Turkey Hunting Seminar
Colorado’s 2004 Spring Turkey Season is approaching and the Colorado Division of Wildlife (DOW) is putting on a turkey-hunting seminar to help hunters learn more about turkeys.
The seminar is April 3 from 9 a.m. to 3 p.m. at the DOW office at 4255 Sinton Road in Colorado Springs. The seminar will provide hunters with an overview of turkey hunting in Colorado. DOW biologists will discuss turkey habitat, locating birds, current laws and regulations as well as hunting tips and techniques for the novice hunter.
“This class is geared for the novice and first time turkey hunter,” said Steve Lucero, an education specialist with the DOW. “It’s a great opportunity for an introduction to turkey hunting in Colorado.”
The instructors are Lucero, District Wildlife Manager Reid DeWalt and retired DOW biologist Mark Elkins.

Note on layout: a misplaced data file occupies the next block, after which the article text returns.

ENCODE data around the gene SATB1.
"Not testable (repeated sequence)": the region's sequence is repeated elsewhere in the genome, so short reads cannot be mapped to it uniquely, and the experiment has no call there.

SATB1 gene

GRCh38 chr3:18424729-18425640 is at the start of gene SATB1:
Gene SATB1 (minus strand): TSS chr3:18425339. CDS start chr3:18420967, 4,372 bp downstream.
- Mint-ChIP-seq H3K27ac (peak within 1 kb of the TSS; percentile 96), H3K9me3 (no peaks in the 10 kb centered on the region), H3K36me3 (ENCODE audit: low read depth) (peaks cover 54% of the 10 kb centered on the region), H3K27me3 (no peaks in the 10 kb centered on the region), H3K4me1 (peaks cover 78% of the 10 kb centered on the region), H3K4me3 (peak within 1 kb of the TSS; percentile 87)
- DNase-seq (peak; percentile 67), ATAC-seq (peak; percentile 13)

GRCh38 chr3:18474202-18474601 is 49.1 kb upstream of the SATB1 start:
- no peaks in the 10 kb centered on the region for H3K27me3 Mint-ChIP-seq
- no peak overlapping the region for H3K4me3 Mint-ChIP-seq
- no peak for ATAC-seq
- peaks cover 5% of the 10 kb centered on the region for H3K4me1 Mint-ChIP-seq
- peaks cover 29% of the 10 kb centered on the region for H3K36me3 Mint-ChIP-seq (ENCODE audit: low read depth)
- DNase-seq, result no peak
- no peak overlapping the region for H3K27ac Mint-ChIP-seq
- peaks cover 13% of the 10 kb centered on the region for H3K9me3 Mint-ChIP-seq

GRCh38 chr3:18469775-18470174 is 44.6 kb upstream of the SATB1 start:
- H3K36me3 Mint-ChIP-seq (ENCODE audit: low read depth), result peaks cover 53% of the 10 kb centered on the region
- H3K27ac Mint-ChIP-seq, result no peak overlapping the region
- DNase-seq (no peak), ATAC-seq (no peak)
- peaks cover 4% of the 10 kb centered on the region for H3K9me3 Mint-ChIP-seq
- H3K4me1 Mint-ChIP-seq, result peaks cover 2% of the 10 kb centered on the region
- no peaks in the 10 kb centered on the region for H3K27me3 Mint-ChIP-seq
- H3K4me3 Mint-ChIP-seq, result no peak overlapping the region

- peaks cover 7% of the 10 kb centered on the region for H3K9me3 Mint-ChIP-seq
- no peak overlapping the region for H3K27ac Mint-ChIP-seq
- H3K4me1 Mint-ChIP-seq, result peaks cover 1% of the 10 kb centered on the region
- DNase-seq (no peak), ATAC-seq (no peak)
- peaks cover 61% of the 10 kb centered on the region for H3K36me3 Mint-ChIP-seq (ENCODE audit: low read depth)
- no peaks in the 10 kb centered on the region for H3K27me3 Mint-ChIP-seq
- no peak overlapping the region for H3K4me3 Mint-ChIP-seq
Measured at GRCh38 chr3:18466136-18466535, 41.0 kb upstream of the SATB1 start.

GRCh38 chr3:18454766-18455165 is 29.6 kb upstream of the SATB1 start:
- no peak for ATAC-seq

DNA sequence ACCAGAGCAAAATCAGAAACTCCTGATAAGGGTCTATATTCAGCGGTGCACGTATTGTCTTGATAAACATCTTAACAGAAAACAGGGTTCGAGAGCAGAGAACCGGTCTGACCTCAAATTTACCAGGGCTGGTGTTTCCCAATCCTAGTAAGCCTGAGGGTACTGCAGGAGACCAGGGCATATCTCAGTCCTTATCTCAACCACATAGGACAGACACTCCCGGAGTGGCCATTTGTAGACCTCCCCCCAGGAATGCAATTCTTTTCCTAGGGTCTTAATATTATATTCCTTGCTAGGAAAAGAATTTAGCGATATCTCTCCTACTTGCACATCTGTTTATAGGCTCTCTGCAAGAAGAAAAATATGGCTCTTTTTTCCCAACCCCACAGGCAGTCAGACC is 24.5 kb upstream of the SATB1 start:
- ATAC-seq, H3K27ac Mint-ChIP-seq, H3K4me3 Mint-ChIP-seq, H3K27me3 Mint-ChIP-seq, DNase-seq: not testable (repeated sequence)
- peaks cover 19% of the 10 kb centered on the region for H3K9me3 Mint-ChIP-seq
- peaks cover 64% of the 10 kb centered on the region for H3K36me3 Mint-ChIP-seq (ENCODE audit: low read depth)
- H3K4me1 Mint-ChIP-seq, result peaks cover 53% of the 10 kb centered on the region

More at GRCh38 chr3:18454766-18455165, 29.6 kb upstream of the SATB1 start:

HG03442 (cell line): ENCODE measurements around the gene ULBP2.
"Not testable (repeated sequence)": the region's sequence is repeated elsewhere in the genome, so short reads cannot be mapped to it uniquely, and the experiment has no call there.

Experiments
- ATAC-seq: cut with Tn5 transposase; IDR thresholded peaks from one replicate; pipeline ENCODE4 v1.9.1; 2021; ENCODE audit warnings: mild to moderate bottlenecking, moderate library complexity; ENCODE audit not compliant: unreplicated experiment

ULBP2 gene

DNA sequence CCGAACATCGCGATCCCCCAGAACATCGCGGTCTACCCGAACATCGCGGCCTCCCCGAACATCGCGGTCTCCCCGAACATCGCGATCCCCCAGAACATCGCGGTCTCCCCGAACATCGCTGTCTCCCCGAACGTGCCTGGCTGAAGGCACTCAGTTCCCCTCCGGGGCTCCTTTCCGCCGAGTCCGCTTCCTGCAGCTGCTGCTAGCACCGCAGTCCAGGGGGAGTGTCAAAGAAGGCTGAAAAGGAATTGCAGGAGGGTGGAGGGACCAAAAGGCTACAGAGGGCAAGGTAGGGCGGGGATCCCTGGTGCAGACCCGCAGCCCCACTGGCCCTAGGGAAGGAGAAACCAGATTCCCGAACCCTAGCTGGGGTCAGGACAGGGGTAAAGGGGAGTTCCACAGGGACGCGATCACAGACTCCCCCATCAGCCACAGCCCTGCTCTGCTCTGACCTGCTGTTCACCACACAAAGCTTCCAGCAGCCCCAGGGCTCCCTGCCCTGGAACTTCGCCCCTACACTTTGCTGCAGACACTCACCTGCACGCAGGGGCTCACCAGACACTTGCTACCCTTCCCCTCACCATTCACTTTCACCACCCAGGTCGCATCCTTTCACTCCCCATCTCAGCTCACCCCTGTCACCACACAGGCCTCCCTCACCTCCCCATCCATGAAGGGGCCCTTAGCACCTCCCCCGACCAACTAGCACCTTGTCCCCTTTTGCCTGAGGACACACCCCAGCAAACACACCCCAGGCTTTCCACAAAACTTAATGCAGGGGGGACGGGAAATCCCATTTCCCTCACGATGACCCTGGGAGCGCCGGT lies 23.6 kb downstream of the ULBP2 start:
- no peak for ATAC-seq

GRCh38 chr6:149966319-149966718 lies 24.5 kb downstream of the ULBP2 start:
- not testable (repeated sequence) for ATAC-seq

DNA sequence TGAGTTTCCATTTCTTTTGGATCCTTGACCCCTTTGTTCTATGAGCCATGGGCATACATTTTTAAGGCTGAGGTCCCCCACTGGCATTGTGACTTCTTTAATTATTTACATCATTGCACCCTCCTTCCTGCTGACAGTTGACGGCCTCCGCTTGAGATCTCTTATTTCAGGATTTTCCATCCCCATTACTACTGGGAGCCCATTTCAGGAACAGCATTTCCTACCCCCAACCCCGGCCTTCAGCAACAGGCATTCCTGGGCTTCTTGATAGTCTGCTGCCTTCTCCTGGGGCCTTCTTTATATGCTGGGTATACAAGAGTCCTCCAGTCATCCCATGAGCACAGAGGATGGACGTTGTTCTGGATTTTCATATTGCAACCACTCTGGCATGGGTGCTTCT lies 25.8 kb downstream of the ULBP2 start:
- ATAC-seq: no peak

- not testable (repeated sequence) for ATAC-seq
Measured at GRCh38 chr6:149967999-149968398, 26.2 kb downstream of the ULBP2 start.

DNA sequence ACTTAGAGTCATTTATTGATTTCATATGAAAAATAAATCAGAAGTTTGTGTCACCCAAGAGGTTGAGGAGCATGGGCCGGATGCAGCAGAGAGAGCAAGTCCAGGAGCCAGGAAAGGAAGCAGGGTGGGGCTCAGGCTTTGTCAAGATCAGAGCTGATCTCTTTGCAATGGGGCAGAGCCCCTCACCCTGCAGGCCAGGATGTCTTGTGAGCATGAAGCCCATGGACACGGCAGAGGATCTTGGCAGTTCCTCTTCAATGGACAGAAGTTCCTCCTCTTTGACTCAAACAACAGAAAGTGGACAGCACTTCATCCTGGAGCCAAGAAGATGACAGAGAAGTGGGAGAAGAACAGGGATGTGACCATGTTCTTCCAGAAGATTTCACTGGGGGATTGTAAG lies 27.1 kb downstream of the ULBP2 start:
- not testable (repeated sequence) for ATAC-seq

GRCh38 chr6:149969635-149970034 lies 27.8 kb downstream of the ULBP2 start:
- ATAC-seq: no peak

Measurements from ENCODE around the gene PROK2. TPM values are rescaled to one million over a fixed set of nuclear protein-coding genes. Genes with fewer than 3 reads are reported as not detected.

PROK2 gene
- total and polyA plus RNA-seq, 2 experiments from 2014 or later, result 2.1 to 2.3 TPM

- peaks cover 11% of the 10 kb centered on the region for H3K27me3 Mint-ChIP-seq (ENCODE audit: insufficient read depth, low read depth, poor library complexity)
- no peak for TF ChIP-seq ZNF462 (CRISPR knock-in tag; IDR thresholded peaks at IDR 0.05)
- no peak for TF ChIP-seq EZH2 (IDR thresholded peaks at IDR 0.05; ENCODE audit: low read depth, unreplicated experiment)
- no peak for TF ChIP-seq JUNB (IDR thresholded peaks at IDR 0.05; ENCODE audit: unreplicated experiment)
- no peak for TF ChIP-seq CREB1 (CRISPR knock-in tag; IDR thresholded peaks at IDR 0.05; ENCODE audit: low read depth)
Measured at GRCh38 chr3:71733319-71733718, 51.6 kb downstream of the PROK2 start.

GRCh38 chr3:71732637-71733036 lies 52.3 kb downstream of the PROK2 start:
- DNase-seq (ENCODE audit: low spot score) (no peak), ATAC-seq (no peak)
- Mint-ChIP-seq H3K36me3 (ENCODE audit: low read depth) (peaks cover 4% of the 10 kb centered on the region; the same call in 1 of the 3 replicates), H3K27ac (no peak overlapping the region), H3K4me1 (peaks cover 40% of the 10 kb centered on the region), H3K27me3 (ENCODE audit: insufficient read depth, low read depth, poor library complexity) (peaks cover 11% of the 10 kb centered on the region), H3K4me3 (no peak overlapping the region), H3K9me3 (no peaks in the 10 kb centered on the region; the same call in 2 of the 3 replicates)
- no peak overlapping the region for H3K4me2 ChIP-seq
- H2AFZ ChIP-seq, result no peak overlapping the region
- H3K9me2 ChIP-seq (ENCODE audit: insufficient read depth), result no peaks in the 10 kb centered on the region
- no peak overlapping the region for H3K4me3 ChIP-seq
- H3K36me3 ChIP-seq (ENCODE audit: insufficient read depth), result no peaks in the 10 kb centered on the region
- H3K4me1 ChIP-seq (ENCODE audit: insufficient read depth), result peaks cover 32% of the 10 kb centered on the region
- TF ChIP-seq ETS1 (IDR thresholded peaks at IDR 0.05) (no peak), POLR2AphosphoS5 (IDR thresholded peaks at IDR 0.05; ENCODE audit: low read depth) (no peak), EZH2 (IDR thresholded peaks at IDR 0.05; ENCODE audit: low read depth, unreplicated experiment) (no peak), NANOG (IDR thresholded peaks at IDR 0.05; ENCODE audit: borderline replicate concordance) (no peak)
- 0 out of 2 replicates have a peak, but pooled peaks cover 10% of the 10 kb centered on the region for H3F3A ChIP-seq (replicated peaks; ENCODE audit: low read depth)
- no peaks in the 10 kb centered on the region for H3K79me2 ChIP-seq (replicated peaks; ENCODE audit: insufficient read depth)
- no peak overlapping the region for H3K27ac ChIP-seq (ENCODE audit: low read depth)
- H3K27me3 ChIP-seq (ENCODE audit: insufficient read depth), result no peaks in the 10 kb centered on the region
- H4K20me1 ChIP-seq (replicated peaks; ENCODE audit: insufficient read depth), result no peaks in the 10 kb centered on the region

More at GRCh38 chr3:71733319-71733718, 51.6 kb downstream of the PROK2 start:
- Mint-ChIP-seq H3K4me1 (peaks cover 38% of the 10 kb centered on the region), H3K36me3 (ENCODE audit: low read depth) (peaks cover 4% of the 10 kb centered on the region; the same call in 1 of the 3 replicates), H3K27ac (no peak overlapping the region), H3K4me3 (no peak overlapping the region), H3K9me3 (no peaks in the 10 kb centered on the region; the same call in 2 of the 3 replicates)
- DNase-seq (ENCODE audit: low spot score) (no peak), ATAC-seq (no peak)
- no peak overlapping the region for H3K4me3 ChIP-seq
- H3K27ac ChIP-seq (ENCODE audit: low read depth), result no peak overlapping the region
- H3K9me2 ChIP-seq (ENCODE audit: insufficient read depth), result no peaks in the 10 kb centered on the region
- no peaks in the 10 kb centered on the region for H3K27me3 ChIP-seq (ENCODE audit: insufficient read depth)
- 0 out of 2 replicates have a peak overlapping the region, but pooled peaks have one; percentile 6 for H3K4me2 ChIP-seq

The price of a turkey-hunting license is $10.25 for Colorado residents and $75.25 for non-residents.
Colorado is home to two subspecies of wild turkey: the native Merriam’s and the Rio Grande, which was introduced to the state in 1980. Merriam’s are primarily found in open meadows and in ponderosa, oak brush and pinion juniper stands in mountainous zones west of Interstate 25. The Rio Grande species inhabit cottonwood and creek bottoms adjacent to agricultural lands in the eastern portion of the state. There are an estimated 21,000 Merriam’s and 3,000 Rio Grande wild turkeys statewide.
The seminar is free, but the class is limited to the first 40 people who sign up and reservations are required.